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Marysville Mayor Jon Nehring talks with Marysville’s safety and risk manager Will Stuflick on Jan. 7.

 

Marysville Mayor Jon Nehring sat down with the North County Outlook to talk about the city’s 2021 accomplishments.

The city stayed on track for many of their big construction goals last year, such as the new Civic Campus.

“We’ve been getting a lot of projects done, even among some of the supply chain issues and COVID still being a reality,” said Nehring.

The expansion of the culvert area of State Avenue, from 100th Street to 104th Street, made a good deal of progress.

“It’s not completed yet but a lot of the difficult work is done and we were able to keep that on track,” said Nehring.

Marysville has also dealt with the retirement of many of their major department heads over the last two years, including the directors of the parks, utilities and community development departments, as well as the retirement of their police chief.

“It was basically a turnover of our entire director team,” said Nehring. “We knew those retirements were coming and were actually able to put them off for a few years."

The city looked outside to fill a few of those positions, such as the chief of police, and promoted from within for others, such as the city’s Parks, Culture and Recreation Department director.

“That type of transition is always critical for a city,” said Nehring, who added you can lose a lot of experience and institutional knowledge, but added that the new directors are filling their roles well so far.

Nehring noted a number of challenges for the police in 2021.

“There’s a lot of things that have been put in place that have made it more difficult to do proactive policing,” he said. “We’re still doing the best we can with that but some of that has been limited."

Embedded social workers, along with new mental health workers are still part of the city’s strategy to help individuals get out from under addiction issues.

COVID-19 continued to challenge the city in new ways.

“Supply chain issues affect us like they also affect the private sector,” said Nehring.

Planning for the future gets more complicated with uncertainty in availability and cost.

“It makes it difficult to budget for our future,” said Nehring.

The biggest effects of the pandemic came in 2020, said Nehring.

“It was an underlying issue with certain things, but I think 2020 was really the heavy wave of impact with closures. We moved beyond that a little bit,” he said.

In 2022 Nehring expects the largest challenge for the city to be the economy.

“It’s the strangest economy I’ve seen, certainly in my time as mayor but really in my professional life,” he said. “We have a situation where there’s a lot of demand but there’s not a lot of supply and there’s a worker shortage."

The city has many open job positions right now and the labor shortage effects their ability to fill those openings. That inevitably causes a delay in the work the city wants to do.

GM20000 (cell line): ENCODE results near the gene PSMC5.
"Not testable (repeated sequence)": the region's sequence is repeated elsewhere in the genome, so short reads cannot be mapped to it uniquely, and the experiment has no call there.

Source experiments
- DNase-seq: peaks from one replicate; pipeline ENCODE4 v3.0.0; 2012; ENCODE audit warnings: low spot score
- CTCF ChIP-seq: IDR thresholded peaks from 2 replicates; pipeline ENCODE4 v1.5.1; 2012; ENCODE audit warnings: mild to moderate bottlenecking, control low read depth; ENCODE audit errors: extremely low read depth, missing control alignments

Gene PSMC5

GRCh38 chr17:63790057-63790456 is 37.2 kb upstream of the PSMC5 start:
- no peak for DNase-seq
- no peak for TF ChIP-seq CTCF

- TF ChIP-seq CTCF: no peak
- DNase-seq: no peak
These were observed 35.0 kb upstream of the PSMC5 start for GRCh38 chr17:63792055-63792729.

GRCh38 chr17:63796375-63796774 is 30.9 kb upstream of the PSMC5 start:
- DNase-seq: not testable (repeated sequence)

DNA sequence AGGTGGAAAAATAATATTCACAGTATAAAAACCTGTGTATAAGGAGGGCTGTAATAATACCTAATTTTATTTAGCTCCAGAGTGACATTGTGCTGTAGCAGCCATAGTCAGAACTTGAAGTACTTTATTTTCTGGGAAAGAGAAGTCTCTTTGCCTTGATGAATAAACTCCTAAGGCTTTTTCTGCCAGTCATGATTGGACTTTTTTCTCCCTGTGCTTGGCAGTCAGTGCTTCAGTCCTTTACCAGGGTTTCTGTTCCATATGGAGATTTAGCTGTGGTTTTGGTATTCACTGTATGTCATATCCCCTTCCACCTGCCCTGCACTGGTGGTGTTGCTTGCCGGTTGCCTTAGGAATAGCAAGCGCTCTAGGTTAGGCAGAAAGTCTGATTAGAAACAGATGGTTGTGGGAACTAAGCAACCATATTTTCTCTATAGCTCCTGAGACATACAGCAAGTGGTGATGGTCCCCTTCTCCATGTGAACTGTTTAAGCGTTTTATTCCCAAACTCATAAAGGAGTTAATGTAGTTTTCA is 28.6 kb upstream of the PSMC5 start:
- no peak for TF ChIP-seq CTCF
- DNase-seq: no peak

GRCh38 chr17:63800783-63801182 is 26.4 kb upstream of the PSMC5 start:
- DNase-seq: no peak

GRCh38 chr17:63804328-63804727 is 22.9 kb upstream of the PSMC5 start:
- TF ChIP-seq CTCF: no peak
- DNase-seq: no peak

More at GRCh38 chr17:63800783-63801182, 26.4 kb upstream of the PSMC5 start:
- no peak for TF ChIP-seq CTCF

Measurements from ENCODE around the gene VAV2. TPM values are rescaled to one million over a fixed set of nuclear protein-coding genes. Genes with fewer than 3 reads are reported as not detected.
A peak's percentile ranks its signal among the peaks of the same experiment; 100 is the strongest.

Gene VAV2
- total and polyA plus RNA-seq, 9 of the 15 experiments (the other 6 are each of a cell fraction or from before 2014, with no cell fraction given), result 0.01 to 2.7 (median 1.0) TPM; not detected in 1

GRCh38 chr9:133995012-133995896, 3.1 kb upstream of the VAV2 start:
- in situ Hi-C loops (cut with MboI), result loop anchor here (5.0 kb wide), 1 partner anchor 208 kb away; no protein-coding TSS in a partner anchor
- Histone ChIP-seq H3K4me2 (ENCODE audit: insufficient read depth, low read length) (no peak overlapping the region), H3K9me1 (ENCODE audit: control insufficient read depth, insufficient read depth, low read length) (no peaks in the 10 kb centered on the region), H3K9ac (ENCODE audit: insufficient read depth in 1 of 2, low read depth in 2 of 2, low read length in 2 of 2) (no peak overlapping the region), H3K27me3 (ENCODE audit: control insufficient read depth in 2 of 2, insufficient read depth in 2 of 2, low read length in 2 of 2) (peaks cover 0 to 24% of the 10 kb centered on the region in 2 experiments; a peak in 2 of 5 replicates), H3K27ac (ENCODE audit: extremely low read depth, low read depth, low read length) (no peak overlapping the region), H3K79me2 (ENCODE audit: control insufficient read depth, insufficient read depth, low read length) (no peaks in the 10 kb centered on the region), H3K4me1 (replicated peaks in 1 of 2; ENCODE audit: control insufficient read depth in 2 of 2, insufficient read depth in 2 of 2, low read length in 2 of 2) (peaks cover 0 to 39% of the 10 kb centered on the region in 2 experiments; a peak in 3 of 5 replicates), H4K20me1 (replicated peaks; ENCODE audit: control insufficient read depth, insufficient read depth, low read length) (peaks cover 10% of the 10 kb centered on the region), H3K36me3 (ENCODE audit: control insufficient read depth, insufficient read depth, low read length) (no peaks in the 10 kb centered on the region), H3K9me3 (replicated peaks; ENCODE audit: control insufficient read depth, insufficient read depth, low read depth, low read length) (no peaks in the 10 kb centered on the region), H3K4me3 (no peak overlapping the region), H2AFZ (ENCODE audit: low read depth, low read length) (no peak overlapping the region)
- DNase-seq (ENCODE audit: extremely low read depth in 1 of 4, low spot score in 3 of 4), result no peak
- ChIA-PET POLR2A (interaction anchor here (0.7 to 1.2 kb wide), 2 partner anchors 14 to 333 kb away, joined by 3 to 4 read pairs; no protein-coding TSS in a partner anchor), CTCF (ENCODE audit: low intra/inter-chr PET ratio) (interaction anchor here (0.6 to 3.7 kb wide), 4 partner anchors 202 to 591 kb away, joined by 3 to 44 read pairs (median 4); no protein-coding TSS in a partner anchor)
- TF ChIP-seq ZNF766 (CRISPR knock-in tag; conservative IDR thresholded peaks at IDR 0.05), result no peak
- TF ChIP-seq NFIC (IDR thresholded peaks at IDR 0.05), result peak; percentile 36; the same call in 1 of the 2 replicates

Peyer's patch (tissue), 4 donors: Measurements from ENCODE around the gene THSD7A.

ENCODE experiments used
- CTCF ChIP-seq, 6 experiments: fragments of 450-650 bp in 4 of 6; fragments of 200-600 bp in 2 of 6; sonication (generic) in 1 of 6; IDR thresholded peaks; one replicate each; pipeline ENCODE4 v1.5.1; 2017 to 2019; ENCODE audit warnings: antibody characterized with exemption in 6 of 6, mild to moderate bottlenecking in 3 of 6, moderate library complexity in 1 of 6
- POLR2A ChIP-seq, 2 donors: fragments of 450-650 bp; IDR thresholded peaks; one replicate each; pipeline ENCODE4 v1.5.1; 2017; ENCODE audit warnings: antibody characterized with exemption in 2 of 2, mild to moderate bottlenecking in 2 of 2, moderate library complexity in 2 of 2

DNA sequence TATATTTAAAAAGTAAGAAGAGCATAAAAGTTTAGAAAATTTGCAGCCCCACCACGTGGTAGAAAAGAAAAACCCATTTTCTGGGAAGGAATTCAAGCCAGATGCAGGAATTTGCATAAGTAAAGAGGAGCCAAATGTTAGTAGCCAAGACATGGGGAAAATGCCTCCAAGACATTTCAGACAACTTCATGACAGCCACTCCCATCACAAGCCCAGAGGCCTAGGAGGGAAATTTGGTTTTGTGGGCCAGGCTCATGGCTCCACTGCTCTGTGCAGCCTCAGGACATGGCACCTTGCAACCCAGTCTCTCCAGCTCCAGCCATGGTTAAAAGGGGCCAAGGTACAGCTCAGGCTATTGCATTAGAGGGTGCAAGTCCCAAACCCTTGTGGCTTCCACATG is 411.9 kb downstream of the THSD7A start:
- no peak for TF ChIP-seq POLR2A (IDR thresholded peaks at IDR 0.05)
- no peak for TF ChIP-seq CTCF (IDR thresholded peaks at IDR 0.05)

Nehring said a number of projects are still scheduled for the city though.

“I’m also excited to hopefully see the groundbreaking on the new interchange,” he said.

The long-planned interchange at I-5 and SR-529 would add a new route into Marysville and is currently planned to begin later in the year.

“I am a little concerned because the state, who are the lead agency, notified me that they did not receive any bidders within the bid amount,” said Nehring. “Due to a labor shortage no one bid with the amount they put out there."

Washington state will need to find a contractor for the project within the budget for it to proceed.

“I’m still hopeful that will happen,” said Nehring.

Marysville’s new Civic Campus will provide a new building for all the city’s major departments, including for police, jails, courts and administrative offices.

“And it’s not just the building. I think people are going to be excited about the outside amenities available,” said Nehring.

The area around Comeford Park is being redesigned to become a public downtown hub.

“It’s a community asset. It will be an incredible gathering place for our community,” said Nehring.

Recreation projects such as trail extensions are planned for 2022.

“I’m also excited to see some of the smaller projects such as the pickleball courts up in Jennings Park,” said Nehring.

There are a number of people who have requested the courts over the last couple of years.

“We have an active pickleball community and this thing is going to get a ton of use,” said Nehring.

“If you go down to Cedarcrest Middle School in spring or summer you’ll see a ton of people playing pickleball in just a makeshift court that they have made,” he added.

Through the COVID pandemic Nehring said the city’s main goals are still to provide necessary services while making progress on larger plans.

“We’ve always made it our goal to deliver all the essential services of government and move forward with our projects,” he said.

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